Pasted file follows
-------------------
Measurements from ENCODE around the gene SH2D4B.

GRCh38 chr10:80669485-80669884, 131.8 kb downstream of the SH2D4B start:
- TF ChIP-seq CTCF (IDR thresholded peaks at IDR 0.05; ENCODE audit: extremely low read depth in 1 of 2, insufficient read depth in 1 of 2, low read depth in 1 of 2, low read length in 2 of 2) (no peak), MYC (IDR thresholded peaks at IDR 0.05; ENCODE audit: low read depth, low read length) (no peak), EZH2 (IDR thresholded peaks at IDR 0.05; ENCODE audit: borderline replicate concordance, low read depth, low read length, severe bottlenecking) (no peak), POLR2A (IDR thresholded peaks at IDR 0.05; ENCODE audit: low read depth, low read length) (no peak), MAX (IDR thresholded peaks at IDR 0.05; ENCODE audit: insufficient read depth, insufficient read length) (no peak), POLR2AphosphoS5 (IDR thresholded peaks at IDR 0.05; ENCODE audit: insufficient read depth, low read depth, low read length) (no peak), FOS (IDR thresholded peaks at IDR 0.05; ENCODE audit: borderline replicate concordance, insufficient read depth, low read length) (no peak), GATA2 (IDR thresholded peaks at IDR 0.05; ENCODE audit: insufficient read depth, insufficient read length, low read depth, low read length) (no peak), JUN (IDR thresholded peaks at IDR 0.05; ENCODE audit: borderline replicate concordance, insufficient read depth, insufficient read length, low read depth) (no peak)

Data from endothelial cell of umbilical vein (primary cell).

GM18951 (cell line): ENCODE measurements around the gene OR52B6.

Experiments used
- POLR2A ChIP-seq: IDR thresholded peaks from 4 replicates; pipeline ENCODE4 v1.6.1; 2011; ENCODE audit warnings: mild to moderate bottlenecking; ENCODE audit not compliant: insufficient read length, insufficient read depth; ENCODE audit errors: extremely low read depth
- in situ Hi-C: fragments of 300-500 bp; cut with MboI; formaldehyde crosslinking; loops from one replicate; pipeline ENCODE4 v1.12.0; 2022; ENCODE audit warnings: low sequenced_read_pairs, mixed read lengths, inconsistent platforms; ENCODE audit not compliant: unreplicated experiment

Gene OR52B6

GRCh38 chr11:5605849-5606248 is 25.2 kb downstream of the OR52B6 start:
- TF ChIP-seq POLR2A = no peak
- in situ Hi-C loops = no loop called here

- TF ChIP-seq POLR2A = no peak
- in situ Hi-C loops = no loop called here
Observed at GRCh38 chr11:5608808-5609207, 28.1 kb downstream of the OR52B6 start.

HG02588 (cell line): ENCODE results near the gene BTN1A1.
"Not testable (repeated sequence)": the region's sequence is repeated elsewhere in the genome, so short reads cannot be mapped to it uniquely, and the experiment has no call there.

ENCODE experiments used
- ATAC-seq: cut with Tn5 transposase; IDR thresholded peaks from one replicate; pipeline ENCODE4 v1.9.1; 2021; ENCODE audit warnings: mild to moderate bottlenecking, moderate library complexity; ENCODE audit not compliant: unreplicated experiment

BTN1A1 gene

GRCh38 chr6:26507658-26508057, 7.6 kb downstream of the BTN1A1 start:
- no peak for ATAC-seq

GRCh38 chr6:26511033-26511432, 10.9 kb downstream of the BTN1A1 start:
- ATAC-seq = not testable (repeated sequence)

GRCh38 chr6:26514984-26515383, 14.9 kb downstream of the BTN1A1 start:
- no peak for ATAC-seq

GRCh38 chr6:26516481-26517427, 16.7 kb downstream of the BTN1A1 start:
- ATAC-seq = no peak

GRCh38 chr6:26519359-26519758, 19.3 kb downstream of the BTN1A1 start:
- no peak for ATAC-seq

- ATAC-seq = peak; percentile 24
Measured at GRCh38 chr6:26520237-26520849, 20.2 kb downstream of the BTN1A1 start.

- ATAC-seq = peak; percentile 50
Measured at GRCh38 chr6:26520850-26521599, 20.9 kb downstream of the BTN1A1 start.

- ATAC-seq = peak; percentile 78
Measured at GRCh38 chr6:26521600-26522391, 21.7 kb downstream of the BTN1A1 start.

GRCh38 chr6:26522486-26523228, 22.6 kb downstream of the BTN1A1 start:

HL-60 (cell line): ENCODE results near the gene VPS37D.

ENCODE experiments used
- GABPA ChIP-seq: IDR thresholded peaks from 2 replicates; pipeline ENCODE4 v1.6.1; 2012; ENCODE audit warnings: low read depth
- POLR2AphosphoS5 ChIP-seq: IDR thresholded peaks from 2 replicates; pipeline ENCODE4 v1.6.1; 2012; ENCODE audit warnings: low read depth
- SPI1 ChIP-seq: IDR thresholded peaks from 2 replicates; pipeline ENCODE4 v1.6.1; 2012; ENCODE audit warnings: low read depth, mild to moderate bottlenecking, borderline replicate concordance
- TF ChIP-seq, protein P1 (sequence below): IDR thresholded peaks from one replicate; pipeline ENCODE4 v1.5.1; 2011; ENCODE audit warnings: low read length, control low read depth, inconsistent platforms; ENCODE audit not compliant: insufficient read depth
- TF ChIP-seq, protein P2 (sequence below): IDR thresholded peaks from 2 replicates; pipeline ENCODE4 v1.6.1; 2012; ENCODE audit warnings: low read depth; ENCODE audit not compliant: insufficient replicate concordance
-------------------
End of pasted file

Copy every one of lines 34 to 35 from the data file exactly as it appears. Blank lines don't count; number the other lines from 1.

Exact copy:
Measured at GRCh38 chr6:26520850-26521599, 20.9 kb downstream of the BTN1A1 start.

- ATAC-seq = peak; percentile 78